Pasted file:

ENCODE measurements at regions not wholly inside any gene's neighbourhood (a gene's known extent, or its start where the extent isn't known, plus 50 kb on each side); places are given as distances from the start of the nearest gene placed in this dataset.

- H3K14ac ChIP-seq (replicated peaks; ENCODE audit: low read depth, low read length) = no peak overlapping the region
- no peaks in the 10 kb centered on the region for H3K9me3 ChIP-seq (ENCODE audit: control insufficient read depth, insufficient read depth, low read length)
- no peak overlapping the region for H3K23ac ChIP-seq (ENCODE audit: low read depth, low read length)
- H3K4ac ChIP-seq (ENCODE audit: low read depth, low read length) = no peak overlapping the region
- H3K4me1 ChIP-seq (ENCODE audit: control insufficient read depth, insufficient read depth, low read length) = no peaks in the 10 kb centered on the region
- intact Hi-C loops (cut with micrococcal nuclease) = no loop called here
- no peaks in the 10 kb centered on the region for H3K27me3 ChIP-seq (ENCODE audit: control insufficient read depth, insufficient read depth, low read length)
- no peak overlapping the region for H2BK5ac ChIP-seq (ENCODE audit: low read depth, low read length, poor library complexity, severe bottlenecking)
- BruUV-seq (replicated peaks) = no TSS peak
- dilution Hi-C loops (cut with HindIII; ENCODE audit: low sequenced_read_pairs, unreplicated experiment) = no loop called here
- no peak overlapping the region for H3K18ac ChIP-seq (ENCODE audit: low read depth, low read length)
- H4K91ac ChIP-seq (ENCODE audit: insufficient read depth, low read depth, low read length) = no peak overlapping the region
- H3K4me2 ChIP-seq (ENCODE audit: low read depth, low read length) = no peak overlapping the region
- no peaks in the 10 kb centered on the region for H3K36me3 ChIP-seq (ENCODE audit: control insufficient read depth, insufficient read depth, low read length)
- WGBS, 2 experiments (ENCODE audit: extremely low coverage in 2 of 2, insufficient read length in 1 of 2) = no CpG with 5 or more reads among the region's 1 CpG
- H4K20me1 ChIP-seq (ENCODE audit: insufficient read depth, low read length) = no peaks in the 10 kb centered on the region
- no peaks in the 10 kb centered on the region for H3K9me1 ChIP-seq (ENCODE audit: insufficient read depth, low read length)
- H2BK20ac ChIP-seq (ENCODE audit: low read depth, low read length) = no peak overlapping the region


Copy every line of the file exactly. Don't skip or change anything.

ENCODE measurements at regions not wholly inside any gene's neighbourhood (a gene's known extent, or its start where the extent isn't known, plus 50 kb on each side); places are given as distances from the start of the nearest gene placed in this dataset.

- H3K14ac ChIP-seq (replicated peaks; ENCODE audit: low read depth, low read length) = no peak overlapping the region
- no peaks in the 10 kb centered on the region for H3K9me3 ChIP-seq (ENCODE audit: control insufficient read depth, insufficient read depth, low read length)
- no peak overlapping the region for H3K23ac ChIP-seq (ENCODE audit: low read depth, low read length)
- H3K4ac ChIP-seq (ENCODE audit: low read depth, low read length) = no peak overlapping the region
- H3K4me1 ChIP-seq (ENCODE audit: control insufficient read depth, insufficient read depth, low read length) = no peaks in the 10 kb centered on the region
- intact Hi-C loops (cut with micrococcal nuclease) = no loop called here
- no peaks in the 10 kb centered on the region for H3K27me3 ChIP-seq (ENCODE audit: control insufficient read depth, insufficient read depth, low read length)
- no peak overlapping the region for H2BK5ac ChIP-seq (ENCODE audit: low read depth, low read length, poor library complexity, severe bottlenecking)
- BruUV-seq (replicated peaks) = no TSS peak
- dilution Hi-C loops (cut with HindIII; ENCODE audit: low sequenced_read_pairs, unreplicated experiment) = no loop called here
- no peak overlapping the region for H3K18ac ChIP-seq (ENCODE audit: low read depth, low read length)
- H4K91ac ChIP-seq (ENCODE audit: insufficient read depth, low read depth, low read length) = no peak overlapping the region
- H3K4me2 ChIP-seq (ENCODE audit: low read depth, low read length) = no peak overlapping the region
- no peaks in the 10 kb centered on the region for H3K36me3 ChIP-seq (ENCODE audit: control insufficient read depth, insufficient read depth, low read length)
- WGBS, 2 experiments (ENCODE audit: extremely low coverage in 2 of 2, insufficient read length in 1 of 2) = no CpG with 5 or more reads among the region's 1 CpG
- H4K20me1 ChIP-seq (ENCODE audit: insufficient read depth, low read length) = no peaks in the 10 kb centered on the region
- no peaks in the 10 kb centered on the region for H3K9me1 ChIP-seq (ENCODE audit: insufficient read depth, low read length)
- H2BK20ac ChIP-seq (ENCODE audit: low read depth, low read length) = no peak overlapping the region